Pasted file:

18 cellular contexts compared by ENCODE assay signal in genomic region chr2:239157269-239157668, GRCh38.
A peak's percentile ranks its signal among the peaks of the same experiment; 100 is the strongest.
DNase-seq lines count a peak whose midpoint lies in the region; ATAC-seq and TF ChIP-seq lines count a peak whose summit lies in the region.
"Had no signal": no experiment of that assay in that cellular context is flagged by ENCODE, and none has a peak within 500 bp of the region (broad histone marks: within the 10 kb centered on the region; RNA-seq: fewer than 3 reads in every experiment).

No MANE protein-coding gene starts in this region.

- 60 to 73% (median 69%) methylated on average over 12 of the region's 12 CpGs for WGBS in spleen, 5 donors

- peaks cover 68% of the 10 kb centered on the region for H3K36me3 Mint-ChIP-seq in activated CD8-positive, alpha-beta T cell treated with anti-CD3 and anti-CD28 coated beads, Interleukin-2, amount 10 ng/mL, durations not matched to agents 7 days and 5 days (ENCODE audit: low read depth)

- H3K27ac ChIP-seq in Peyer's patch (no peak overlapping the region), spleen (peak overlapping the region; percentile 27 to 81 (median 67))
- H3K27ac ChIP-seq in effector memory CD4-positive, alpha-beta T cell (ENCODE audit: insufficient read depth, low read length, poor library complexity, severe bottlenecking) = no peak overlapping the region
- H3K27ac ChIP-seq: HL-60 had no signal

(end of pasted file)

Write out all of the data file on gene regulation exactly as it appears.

18 cellular contexts compared by ENCODE assay signal in genomic region chr2:239157269-239157668, GRCh38.
A peak's percentile ranks its signal among the peaks of the same experiment; 100 is the strongest.
DNase-seq lines count a peak whose midpoint lies in the region; ATAC-seq and TF ChIP-seq lines count a peak whose summit lies in the region.
"Had no signal": no experiment of that assay in that cellular context is flagged by ENCODE, and none has a peak within 500 bp of the region (broad histone marks: within the 10 kb centered on the region; RNA-seq: fewer than 3 reads in every experiment).

No MANE protein-coding gene starts in this region.

- 60 to 73% (median 69%) methylated on average over 12 of the region's 12 CpGs for WGBS in spleen, 5 donors

- peaks cover 68% of the 10 kb centered on the region for H3K36me3 Mint-ChIP-seq in activated CD8-positive, alpha-beta T cell treated with anti-CD3 and anti-CD28 coated beads, Interleukin-2, amount 10 ng/mL, durations not matched to agents 7 days and 5 days (ENCODE audit: low read depth)

- H3K27ac ChIP-seq in Peyer's patch (no peak overlapping the region), spleen (peak overlapping the region; percentile 27 to 81 (median 67))
- H3K27ac ChIP-seq in effector memory CD4-positive, alpha-beta T cell (ENCODE audit: insufficient read depth, low read length, poor library complexity, severe bottlenecking) = no peak overlapping the region
- H3K27ac ChIP-seq: HL-60 had no signal